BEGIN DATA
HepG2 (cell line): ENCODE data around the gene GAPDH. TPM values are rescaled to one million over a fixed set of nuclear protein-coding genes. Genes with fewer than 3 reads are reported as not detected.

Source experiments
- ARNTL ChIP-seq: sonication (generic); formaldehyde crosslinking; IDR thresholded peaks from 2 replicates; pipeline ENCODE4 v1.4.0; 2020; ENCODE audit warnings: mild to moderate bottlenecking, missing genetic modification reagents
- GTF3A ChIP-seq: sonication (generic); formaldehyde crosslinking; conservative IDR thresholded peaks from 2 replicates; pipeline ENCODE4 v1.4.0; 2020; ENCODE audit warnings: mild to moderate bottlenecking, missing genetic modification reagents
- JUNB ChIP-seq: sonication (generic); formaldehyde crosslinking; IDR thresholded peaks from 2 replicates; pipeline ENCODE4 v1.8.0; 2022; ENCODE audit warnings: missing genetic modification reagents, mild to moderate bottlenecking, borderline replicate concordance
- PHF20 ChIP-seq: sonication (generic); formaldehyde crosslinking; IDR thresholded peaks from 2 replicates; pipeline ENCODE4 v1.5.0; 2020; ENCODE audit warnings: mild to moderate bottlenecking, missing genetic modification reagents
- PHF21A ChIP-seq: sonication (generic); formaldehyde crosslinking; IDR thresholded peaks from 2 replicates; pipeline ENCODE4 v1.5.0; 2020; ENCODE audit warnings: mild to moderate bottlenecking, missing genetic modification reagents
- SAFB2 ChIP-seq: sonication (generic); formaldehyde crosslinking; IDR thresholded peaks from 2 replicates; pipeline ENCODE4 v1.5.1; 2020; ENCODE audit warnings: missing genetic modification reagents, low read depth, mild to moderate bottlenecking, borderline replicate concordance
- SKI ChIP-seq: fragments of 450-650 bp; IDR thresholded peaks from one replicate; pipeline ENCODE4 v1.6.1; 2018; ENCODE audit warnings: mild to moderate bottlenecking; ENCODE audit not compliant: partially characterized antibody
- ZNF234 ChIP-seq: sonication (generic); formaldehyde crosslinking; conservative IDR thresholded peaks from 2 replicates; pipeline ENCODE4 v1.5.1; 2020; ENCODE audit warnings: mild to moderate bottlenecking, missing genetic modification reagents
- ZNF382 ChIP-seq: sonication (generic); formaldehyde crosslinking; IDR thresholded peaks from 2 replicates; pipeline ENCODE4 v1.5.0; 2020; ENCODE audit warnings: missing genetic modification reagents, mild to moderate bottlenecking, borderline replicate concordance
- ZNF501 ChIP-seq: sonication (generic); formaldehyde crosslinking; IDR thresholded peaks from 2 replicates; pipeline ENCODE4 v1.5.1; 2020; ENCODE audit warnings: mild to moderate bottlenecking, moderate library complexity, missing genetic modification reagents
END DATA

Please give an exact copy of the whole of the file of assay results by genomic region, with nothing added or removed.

HepG2 (cell line): ENCODE data around the gene GAPDH. TPM values are rescaled to one million over a fixed set of nuclear protein-coding genes. Genes with fewer than 3 reads are reported as not detected.

Source experiments
- ARNTL ChIP-seq: sonication (generic); formaldehyde crosslinking; IDR thresholded peaks from 2 replicates; pipeline ENCODE4 v1.4.0; 2020; ENCODE audit warnings: mild to moderate bottlenecking, missing genetic modification reagents
- GTF3A ChIP-seq: sonication (generic); formaldehyde crosslinking; conservative IDR thresholded peaks from 2 replicates; pipeline ENCODE4 v1.4.0; 2020; ENCODE audit warnings: mild to moderate bottlenecking, missing genetic modification reagents
- JUNB ChIP-seq: sonication (generic); formaldehyde crosslinking; IDR thresholded peaks from 2 replicates; pipeline ENCODE4 v1.8.0; 2022; ENCODE audit warnings: missing genetic modification reagents, mild to moderate bottlenecking, borderline replicate concordance
- PHF20 ChIP-seq: sonication (generic); formaldehyde crosslinking; IDR thresholded peaks from 2 replicates; pipeline ENCODE4 v1.5.0; 2020; ENCODE audit warnings: mild to moderate bottlenecking, missing genetic modification reagents
- PHF21A ChIP-seq: sonication (generic); formaldehyde crosslinking; IDR thresholded peaks from 2 replicates; pipeline ENCODE4 v1.5.0; 2020; ENCODE audit warnings: mild to moderate bottlenecking, missing genetic modification reagents
- SAFB2 ChIP-seq: sonication (generic); formaldehyde crosslinking; IDR thresholded peaks from 2 replicates; pipeline ENCODE4 v1.5.1; 2020; ENCODE audit warnings: missing genetic modification reagents, low read depth, mild to moderate bottlenecking, borderline replicate concordance
- SKI ChIP-seq: fragments of 450-650 bp; IDR thresholded peaks from one replicate; pipeline ENCODE4 v1.6.1; 2018; ENCODE audit warnings: mild to moderate bottlenecking; ENCODE audit not compliant: partially characterized antibody
- ZNF234 ChIP-seq: sonication (generic); formaldehyde crosslinking; conservative IDR thresholded peaks from 2 replicates; pipeline ENCODE4 v1.5.1; 2020; ENCODE audit warnings: mild to moderate bottlenecking, missing genetic modification reagents
- ZNF382 ChIP-seq: sonication (generic); formaldehyde crosslinking; IDR thresholded peaks from 2 replicates; pipeline ENCODE4 v1.5.0; 2020; ENCODE audit warnings: missing genetic modification reagents, mild to moderate bottlenecking, borderline replicate concordance
- ZNF501 ChIP-seq: sonication (generic); formaldehyde crosslinking; IDR thresholded peaks from 2 replicates; pipeline ENCODE4 v1.5.1; 2020; ENCODE audit warnings: mild to moderate bottlenecking, moderate library complexity, missing genetic modification reagents